That future lasted only three years. This week, the company announced that it will discontinue the last model in its Cobalt product line, the RaQ 550 server, on Feb. 19, 2004, following September end-of-life notices for the rest of the Cobalt line.
Though Sun has committed to maintaining future security patches and will continue to honor extended service warranties for three years for the Cobalt line, this move leaves customers of the Cobalt line without an immediate upgrade path. Suns designated replacement, the refreshed Sun Fire line, will not be available until early 2004.
As announced at Novembers Comdex trade show, Sun will offer a new family of low-end Sun Fire servers, to be powered by AMDs 64-bit Opteron processor. Industry watchers said the move reflected Suns interest in the x86 sector of that market. Sun said it had developed versions of Linux, Java and Solaris for Opteron-based servers.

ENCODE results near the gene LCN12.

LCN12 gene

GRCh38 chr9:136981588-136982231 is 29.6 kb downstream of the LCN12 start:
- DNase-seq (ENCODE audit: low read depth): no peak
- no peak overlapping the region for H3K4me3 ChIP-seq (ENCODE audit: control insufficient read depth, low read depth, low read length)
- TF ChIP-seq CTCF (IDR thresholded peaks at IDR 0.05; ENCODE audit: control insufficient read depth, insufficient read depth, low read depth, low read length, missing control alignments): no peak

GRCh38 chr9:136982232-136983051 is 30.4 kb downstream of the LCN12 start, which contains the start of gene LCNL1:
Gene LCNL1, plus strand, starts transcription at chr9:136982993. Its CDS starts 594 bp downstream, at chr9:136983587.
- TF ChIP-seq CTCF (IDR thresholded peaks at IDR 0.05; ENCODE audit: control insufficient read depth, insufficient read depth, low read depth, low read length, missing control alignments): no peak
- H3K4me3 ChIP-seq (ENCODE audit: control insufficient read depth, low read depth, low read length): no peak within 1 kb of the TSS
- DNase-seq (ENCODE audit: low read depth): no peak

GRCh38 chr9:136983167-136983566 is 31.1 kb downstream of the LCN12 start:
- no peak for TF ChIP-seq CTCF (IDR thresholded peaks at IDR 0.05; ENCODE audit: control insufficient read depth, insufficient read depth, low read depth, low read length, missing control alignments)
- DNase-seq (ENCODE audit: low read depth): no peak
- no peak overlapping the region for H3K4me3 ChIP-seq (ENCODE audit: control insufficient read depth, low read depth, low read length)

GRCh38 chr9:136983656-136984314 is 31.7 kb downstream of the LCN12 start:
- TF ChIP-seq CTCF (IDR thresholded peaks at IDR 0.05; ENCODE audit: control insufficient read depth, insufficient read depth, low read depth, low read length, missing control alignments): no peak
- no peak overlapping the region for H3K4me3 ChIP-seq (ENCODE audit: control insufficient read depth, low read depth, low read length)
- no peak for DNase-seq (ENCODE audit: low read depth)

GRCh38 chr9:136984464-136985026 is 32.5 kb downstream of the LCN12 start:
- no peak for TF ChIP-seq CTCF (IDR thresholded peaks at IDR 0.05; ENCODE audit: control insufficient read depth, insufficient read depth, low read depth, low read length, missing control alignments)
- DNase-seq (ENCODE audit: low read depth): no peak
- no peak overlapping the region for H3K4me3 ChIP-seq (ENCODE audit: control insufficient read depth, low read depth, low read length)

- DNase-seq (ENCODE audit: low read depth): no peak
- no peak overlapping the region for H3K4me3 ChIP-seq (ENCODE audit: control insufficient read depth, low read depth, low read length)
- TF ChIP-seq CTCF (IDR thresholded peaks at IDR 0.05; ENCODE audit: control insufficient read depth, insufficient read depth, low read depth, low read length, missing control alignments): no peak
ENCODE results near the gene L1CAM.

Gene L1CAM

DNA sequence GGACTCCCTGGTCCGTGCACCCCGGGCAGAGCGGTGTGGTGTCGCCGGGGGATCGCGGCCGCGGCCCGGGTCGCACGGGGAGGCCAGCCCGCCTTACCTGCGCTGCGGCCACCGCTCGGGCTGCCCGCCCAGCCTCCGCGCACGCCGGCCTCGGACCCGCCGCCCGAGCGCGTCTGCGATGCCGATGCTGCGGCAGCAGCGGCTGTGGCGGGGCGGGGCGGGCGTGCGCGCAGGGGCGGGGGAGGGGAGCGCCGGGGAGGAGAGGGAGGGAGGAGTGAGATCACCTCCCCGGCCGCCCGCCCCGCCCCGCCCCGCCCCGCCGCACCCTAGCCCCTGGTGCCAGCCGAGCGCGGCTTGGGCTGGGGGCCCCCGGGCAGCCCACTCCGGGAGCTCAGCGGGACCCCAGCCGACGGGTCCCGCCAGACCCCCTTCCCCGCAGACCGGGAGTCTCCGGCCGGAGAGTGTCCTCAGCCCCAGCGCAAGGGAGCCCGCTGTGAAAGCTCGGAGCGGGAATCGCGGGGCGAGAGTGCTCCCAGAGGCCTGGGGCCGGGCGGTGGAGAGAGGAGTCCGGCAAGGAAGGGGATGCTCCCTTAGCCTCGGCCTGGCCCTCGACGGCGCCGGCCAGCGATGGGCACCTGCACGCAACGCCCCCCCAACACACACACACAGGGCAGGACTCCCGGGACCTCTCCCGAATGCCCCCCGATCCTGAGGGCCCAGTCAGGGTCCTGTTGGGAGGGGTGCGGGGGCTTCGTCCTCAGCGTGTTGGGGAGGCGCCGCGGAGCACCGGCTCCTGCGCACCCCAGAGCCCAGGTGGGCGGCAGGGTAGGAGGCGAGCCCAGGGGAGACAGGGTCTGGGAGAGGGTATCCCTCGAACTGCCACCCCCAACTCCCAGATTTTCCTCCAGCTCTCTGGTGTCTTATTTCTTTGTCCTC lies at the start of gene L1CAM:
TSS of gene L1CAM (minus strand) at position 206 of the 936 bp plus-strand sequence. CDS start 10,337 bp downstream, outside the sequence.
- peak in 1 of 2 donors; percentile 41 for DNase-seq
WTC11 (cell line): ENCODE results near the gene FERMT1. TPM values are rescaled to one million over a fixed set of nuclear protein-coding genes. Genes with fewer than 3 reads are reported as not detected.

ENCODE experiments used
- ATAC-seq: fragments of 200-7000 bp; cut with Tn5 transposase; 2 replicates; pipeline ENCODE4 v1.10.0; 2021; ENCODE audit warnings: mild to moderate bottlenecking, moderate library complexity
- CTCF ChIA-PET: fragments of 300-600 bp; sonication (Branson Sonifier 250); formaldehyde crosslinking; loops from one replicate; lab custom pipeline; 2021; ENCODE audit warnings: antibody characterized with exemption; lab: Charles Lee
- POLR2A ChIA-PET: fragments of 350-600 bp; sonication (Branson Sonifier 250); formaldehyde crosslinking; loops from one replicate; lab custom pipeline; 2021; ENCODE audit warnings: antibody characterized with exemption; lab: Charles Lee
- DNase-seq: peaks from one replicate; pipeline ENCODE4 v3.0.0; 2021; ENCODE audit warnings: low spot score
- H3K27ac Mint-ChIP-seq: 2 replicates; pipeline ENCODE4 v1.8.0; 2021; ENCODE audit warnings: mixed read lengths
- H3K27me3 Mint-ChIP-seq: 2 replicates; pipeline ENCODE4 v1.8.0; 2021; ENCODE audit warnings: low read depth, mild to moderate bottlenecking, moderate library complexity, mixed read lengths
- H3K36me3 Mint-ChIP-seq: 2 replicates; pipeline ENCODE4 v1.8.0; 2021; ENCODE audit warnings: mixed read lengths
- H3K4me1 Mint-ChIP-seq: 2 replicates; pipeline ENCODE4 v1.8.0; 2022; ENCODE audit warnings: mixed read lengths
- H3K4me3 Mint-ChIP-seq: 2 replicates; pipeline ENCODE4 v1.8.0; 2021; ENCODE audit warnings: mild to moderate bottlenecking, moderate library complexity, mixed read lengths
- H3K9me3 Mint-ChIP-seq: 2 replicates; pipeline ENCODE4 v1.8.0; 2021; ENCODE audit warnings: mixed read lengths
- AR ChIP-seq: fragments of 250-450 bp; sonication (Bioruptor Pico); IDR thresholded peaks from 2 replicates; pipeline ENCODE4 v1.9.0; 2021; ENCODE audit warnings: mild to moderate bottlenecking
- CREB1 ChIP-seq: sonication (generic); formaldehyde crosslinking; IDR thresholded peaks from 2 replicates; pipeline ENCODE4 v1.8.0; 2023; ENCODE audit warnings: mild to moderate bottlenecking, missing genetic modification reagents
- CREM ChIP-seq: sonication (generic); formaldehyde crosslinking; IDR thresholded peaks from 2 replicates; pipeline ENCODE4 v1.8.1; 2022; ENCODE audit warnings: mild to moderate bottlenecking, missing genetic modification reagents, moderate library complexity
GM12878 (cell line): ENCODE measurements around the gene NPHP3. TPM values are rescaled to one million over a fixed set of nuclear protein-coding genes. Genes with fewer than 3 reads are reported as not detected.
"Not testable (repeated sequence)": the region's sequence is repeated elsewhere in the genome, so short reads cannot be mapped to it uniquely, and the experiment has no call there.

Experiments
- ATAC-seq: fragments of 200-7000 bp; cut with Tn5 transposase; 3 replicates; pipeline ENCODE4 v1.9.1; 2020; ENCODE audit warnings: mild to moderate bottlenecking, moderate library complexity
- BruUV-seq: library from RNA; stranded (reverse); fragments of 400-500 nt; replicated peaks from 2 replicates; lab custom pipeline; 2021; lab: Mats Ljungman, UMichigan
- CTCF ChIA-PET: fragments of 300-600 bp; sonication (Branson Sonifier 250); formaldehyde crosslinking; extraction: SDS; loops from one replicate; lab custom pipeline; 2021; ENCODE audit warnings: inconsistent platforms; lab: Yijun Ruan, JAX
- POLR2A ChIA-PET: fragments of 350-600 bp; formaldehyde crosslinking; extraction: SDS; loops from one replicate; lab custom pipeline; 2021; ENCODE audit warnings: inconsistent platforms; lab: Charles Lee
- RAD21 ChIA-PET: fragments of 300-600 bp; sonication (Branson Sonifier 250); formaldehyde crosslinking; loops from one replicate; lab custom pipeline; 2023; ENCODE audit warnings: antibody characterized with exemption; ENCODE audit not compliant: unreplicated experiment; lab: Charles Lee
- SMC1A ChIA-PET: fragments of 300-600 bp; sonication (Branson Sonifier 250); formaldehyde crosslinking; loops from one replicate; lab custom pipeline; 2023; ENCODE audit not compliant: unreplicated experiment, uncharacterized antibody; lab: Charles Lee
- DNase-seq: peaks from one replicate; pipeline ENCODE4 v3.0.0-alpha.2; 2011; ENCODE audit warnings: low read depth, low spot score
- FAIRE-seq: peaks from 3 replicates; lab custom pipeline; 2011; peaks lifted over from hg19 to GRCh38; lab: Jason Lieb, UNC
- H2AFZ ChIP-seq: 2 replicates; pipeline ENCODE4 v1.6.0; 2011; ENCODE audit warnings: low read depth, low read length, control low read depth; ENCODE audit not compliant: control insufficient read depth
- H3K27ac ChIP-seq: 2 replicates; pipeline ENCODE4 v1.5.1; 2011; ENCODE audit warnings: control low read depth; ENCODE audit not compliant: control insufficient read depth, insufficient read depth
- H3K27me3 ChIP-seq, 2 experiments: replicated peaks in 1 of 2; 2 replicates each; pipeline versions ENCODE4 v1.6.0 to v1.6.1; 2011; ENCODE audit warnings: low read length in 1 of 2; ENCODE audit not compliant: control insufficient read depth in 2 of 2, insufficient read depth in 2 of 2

In late 2000, Sun purchased Cobalt Networks Inc., scooping up both the companys low-end server line and Cobalts sales force in a stock-for-stock deal worth about $2 billion. The Cobalt products used MIPS processors, which were in competition with Suns own UltraSparc CPUs.
Still, Sun had seen its server business undercut by relatively small and inexpensive Linux-based server offerings from a wide range of vendors. The Cobalt acquisition was designed to launch Sun into that arena.
Although the Cobalt line of 1U servers proved popular, its installed base has appeared to shrink over the past few years. According to Netcraft statistics, the number of sites hosted on Cobalts has declined from a peak of 3.1 million hostnames and 942,000 active sites in August 2002 to 871,000 hostnames and 527,000 active sites in November 2003.
Another indicator that the Cobalt product line has felt competitive pressure from even less expensive options, such as blade servers: In January 2003, Sun took a $1.6 billion charge against earnings, claiming decreased value of the Cobalt acquisition.
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